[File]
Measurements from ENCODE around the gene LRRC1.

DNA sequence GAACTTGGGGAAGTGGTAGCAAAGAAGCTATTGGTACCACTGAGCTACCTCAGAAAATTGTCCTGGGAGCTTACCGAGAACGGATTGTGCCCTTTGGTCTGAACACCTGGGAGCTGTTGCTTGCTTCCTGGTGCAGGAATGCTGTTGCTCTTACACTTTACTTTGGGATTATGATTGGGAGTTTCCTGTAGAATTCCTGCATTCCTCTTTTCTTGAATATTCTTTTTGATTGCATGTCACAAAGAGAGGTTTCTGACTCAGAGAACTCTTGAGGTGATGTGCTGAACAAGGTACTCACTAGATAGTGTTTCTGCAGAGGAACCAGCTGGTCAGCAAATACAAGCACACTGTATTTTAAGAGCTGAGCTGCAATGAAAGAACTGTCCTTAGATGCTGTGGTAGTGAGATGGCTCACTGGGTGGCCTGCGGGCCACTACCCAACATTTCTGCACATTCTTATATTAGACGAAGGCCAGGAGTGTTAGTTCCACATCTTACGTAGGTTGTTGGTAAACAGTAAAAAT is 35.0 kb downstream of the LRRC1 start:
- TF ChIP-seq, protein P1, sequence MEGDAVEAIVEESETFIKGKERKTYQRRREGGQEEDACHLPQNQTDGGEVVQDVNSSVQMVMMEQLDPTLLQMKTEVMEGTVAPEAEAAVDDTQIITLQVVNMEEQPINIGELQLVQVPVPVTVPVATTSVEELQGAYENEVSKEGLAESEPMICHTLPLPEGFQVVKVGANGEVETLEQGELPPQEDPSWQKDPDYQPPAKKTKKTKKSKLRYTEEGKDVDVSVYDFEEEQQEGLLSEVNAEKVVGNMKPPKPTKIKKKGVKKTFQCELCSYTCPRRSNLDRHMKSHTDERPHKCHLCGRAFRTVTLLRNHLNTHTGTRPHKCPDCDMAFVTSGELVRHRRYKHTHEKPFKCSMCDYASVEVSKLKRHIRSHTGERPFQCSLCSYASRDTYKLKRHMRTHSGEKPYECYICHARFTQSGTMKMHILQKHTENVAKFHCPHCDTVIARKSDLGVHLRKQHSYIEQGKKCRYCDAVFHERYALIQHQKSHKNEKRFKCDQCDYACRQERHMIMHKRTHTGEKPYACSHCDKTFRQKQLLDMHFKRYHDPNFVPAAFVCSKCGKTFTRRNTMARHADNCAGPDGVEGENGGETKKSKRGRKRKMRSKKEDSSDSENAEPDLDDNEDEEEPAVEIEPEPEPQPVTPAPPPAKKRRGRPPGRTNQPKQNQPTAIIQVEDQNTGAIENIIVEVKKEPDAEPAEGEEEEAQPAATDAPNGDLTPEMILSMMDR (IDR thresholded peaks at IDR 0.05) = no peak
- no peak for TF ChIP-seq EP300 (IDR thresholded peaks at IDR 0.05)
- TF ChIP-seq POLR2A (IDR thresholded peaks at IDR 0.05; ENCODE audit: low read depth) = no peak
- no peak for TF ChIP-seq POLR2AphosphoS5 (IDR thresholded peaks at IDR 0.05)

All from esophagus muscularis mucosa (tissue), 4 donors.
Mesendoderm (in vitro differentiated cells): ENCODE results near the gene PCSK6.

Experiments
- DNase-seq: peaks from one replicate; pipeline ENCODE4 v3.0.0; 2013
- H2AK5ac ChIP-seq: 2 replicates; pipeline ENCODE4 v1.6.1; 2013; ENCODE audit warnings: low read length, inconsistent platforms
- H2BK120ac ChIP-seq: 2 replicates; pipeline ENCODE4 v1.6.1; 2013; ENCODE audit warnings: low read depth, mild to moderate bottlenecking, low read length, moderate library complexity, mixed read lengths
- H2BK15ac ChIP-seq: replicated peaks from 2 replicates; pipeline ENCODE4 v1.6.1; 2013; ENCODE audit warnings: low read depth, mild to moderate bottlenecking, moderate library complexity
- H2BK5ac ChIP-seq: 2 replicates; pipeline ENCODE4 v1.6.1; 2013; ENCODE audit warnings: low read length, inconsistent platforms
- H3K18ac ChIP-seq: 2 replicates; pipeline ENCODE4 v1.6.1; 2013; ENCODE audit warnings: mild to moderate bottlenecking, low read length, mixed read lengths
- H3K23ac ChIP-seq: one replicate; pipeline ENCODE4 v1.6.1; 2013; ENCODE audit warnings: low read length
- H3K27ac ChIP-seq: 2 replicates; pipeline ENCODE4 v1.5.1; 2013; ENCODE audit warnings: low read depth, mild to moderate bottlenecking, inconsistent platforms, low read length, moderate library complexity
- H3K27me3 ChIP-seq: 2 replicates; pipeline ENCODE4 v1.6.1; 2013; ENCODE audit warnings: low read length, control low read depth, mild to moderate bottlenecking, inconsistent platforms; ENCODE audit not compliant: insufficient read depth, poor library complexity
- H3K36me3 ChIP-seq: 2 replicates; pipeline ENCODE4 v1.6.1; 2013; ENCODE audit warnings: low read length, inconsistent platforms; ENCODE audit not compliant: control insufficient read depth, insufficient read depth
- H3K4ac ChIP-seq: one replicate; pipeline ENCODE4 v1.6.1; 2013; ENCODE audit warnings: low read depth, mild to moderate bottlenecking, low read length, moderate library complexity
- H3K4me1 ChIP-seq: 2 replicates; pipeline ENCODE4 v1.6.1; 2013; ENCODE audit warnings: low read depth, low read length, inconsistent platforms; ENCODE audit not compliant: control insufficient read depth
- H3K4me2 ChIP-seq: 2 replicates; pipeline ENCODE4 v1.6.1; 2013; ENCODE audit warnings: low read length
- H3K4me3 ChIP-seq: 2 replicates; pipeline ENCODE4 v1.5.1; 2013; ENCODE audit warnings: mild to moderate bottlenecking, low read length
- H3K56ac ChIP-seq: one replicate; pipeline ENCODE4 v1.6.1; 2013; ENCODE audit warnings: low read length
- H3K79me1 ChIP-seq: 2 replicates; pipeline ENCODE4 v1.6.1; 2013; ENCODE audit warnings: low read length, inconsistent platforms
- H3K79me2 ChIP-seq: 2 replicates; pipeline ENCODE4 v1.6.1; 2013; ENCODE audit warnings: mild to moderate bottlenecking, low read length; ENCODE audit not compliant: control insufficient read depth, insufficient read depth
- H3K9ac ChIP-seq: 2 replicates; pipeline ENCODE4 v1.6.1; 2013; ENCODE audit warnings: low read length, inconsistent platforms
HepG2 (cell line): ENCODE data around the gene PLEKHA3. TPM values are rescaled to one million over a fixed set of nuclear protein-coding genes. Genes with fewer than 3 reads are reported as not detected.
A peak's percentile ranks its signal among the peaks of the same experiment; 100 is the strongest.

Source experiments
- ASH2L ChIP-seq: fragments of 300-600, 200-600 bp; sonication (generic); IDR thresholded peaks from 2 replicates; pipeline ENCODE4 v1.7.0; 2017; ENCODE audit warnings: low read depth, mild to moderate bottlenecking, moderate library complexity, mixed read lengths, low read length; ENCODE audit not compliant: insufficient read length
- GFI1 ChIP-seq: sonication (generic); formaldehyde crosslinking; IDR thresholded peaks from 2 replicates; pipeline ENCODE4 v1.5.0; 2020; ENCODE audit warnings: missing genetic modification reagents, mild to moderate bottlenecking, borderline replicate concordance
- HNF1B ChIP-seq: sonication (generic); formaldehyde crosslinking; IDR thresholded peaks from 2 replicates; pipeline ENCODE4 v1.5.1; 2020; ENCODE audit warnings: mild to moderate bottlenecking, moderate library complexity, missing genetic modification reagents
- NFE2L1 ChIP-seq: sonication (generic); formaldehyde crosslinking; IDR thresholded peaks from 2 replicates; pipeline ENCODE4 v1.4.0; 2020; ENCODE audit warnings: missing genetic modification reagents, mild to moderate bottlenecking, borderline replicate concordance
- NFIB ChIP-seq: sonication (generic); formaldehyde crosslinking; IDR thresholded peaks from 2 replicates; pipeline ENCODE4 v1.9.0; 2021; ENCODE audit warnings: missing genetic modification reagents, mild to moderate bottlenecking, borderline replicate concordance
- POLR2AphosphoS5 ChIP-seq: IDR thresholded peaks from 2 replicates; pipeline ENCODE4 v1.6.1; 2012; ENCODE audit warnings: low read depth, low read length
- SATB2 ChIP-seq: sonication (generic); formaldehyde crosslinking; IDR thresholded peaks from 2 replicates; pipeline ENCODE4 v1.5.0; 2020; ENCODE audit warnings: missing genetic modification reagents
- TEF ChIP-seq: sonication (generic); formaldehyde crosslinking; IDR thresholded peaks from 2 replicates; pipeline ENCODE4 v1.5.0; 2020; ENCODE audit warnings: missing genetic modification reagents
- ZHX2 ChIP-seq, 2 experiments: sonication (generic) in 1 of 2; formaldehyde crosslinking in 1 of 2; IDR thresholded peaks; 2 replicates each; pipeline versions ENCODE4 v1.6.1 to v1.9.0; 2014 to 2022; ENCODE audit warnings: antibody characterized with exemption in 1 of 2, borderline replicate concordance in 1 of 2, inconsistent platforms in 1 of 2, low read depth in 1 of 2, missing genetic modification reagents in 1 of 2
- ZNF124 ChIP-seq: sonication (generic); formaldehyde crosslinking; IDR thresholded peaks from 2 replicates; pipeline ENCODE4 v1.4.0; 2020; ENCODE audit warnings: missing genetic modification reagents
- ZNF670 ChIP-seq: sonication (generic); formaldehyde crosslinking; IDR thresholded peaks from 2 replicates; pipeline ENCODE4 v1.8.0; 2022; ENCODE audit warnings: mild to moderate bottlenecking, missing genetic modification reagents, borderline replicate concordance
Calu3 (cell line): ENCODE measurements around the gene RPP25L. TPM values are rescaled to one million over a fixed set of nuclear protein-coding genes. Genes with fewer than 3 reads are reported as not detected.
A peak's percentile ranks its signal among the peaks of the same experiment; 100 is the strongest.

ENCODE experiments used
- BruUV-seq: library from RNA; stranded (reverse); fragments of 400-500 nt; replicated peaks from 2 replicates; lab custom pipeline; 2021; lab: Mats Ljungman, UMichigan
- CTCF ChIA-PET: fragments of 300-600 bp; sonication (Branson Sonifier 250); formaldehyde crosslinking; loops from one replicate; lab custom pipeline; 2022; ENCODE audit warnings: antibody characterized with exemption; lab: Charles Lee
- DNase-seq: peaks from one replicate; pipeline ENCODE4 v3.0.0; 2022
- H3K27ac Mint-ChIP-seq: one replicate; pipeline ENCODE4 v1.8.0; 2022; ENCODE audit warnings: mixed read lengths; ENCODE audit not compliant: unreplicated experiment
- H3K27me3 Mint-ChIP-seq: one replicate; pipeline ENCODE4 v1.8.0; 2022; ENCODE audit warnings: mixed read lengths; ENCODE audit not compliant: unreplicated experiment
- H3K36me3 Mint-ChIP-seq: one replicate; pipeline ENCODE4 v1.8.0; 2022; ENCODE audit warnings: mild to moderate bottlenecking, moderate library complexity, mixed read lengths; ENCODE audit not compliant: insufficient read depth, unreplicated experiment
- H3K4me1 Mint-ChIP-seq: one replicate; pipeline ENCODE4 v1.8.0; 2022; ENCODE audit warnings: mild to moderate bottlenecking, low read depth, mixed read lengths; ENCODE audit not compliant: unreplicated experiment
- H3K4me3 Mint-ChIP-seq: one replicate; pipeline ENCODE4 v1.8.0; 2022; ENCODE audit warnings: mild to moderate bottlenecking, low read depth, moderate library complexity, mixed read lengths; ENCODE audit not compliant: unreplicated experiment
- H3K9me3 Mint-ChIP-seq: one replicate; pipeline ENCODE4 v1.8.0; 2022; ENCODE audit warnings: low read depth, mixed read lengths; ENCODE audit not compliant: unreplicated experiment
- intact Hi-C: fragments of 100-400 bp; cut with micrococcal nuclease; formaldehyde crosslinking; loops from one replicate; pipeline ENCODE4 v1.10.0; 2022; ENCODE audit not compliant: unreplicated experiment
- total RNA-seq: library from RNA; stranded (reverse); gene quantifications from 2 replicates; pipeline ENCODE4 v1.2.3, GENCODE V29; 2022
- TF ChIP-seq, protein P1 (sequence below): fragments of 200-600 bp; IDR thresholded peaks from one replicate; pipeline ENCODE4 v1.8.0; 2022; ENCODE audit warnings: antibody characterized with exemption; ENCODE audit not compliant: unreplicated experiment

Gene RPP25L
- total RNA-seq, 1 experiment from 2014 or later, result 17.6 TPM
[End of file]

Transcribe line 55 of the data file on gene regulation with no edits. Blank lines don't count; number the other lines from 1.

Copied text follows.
- total RNA-seq: library from RNA; stranded (reverse); gene quantifications from 2 replicates; pipeline ENCODE4 v1.2.3, GENCODE V29; 2022